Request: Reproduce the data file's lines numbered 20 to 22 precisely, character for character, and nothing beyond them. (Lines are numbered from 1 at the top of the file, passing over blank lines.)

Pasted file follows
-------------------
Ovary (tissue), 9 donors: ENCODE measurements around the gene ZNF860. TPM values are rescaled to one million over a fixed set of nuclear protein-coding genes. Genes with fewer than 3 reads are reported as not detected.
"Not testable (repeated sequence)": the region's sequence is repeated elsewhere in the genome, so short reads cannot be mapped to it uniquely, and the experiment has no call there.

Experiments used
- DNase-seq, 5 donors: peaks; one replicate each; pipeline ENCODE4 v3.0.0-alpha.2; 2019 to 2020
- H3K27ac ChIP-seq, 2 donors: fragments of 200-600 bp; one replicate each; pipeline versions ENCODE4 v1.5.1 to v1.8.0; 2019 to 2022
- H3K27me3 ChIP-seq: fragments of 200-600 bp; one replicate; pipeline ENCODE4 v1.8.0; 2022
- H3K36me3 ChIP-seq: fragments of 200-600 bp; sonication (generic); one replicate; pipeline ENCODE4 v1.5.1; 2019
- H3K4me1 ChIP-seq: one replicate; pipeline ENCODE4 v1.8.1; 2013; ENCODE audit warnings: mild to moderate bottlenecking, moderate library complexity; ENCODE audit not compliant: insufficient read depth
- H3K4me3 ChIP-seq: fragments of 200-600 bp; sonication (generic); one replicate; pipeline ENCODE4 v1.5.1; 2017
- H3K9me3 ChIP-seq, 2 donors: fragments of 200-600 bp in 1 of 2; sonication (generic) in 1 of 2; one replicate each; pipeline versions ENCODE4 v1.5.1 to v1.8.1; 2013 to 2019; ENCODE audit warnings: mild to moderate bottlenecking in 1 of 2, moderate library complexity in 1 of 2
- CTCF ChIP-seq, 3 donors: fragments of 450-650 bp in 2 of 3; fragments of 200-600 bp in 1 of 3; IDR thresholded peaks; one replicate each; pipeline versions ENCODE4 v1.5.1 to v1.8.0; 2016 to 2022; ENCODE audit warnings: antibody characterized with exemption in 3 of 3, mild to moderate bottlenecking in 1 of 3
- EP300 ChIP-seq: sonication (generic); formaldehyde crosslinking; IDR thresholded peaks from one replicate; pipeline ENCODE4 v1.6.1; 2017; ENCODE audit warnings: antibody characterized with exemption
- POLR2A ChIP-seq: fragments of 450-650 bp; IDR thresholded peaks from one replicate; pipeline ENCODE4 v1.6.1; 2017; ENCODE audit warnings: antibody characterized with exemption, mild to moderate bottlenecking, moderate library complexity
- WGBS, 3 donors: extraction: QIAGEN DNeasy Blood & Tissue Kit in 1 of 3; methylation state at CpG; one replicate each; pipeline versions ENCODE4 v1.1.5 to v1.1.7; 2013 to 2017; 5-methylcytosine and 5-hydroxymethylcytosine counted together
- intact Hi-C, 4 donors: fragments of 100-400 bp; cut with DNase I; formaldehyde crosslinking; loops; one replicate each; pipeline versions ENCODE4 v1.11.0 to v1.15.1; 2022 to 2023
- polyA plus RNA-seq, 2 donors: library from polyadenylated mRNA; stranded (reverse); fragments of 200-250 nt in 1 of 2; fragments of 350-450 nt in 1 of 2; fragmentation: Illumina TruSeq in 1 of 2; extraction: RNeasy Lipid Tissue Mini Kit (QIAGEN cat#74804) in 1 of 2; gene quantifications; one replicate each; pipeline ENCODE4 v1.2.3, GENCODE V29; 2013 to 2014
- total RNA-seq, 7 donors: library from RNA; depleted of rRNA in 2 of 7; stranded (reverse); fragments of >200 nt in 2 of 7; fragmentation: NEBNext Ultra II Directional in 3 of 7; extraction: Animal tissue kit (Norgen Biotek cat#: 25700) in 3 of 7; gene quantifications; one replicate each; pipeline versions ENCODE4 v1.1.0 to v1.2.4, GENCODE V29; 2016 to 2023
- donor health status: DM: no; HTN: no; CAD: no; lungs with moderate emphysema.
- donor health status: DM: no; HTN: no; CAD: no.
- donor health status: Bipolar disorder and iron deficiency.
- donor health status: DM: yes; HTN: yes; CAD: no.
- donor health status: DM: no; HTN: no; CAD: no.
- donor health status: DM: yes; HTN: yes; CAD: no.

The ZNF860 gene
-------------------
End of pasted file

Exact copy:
- donor health status: Bipolar disorder and iron deficiency.
- donor health status: DM: yes; HTN: yes; CAD: no.
- donor health status: DM: no; HTN: no; CAD: no.